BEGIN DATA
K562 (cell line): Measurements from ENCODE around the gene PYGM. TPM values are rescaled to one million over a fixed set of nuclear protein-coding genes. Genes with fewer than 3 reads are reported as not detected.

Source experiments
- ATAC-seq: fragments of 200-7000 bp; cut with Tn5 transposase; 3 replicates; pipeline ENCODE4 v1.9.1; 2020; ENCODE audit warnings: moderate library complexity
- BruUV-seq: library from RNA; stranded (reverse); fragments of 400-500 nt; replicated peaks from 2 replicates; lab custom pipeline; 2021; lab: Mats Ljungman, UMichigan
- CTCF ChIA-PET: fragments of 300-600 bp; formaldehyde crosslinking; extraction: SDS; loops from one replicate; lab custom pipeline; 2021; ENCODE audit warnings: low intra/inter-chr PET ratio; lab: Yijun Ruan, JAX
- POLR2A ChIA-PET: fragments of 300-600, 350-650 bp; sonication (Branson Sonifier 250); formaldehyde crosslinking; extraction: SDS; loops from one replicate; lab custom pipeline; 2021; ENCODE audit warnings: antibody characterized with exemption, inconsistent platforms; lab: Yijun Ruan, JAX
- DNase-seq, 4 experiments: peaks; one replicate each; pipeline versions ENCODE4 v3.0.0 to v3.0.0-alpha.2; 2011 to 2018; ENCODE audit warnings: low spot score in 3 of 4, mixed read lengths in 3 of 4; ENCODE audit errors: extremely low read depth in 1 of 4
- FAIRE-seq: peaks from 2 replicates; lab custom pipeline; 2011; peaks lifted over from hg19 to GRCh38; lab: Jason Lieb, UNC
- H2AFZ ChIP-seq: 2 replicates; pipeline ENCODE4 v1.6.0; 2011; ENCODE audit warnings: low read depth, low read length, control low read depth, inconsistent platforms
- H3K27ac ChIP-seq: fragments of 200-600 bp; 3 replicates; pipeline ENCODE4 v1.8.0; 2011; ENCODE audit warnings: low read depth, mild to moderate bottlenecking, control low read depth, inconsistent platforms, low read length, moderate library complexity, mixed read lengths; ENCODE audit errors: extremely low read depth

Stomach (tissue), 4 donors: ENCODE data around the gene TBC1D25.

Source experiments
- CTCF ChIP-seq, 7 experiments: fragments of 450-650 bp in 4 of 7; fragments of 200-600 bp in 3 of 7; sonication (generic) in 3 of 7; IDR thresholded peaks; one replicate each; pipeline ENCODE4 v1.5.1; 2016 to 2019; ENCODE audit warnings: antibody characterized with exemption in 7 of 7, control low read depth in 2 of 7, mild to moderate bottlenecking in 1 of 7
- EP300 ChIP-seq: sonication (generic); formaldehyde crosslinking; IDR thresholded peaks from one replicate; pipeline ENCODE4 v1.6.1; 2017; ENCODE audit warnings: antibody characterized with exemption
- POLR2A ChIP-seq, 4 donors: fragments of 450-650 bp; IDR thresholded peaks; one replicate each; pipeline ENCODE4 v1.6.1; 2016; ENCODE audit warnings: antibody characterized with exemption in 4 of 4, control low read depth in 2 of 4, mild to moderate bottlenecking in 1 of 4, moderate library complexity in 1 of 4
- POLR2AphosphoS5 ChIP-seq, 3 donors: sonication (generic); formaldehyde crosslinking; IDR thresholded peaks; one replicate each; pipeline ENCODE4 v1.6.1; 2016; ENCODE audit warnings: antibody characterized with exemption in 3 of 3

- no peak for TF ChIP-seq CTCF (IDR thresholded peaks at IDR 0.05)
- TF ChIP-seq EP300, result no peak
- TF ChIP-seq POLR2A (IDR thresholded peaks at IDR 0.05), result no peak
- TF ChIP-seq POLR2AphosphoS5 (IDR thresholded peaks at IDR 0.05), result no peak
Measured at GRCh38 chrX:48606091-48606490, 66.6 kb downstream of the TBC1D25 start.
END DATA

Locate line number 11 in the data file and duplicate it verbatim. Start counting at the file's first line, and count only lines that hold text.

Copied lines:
Stomach (tissue), 4 donors: ENCODE data around the gene TBC1D25.